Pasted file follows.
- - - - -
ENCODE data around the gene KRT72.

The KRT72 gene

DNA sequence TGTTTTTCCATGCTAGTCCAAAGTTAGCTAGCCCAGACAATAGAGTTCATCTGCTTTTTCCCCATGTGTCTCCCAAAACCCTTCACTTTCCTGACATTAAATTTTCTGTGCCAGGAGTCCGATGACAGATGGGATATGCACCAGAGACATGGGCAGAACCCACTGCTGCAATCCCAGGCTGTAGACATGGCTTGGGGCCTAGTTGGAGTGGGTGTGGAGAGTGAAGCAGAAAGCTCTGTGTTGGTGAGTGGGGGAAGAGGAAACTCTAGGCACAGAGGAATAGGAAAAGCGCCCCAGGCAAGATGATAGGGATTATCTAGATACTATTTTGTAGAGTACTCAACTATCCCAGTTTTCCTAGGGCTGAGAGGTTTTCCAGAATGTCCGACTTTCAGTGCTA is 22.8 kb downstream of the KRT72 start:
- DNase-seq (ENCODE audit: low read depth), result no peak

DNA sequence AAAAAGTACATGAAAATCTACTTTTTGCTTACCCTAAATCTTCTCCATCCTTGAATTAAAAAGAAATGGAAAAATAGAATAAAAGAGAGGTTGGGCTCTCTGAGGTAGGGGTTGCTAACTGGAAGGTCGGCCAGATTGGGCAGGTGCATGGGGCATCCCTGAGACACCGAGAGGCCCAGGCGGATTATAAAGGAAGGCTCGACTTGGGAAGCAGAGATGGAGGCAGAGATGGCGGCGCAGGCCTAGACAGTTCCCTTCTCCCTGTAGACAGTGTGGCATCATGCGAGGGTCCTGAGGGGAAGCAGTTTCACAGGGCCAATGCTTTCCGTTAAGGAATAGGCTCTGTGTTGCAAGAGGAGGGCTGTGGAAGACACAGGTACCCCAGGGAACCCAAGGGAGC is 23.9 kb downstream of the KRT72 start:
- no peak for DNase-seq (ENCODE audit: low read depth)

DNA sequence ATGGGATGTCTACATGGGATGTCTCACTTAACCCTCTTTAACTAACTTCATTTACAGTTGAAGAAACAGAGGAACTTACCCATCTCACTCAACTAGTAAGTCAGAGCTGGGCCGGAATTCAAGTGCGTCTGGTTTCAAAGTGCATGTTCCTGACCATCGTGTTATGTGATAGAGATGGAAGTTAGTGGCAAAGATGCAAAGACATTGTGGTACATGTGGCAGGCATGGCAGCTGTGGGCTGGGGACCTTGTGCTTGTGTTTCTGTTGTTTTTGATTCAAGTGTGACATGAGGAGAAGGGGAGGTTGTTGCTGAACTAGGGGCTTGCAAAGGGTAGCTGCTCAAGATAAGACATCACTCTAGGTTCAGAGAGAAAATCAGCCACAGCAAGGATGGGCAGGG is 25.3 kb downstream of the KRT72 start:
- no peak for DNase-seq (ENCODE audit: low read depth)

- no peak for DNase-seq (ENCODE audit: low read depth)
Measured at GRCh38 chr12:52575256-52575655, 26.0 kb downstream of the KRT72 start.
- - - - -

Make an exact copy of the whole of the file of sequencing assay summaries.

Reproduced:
ENCODE data around the gene KRT72.

The KRT72 gene

DNA sequence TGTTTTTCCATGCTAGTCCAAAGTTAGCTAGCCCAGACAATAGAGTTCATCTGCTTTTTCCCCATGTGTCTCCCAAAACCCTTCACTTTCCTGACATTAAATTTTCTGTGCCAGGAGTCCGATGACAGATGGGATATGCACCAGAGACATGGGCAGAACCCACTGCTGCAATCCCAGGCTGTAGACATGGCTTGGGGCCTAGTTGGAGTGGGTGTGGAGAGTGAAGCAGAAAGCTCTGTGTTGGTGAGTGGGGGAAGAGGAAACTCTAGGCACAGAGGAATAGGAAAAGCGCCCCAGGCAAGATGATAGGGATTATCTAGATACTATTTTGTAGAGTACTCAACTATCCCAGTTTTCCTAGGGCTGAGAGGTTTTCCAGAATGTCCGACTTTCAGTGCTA is 22.8 kb downstream of the KRT72 start:
- DNase-seq (ENCODE audit: low read depth), result no peak

DNA sequence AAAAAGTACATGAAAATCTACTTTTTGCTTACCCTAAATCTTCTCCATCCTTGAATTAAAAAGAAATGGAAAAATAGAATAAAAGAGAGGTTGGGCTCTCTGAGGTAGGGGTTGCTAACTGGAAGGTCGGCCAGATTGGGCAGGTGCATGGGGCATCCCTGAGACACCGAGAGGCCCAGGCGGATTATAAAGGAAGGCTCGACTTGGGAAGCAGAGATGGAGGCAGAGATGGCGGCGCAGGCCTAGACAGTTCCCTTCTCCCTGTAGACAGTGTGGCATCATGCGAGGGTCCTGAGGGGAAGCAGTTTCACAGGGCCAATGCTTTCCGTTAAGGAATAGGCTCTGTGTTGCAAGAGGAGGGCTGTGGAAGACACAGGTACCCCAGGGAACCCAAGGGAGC is 23.9 kb downstream of the KRT72 start:
- no peak for DNase-seq (ENCODE audit: low read depth)

DNA sequence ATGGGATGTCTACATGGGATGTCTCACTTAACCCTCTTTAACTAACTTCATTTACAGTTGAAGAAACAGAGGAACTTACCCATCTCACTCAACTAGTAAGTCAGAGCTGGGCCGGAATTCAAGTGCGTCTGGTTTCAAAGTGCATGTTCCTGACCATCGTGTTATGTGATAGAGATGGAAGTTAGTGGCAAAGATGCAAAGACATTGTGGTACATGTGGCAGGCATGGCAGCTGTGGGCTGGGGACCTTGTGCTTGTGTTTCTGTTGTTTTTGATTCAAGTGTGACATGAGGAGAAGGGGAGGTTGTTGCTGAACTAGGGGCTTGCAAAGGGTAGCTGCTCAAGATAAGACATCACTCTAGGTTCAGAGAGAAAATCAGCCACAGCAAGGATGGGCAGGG is 25.3 kb downstream of the KRT72 start:
- no peak for DNase-seq (ENCODE audit: low read depth)

- no peak for DNase-seq (ENCODE audit: low read depth)
Measured at GRCh38 chr12:52575256-52575655, 26.0 kb downstream of the KRT72 start.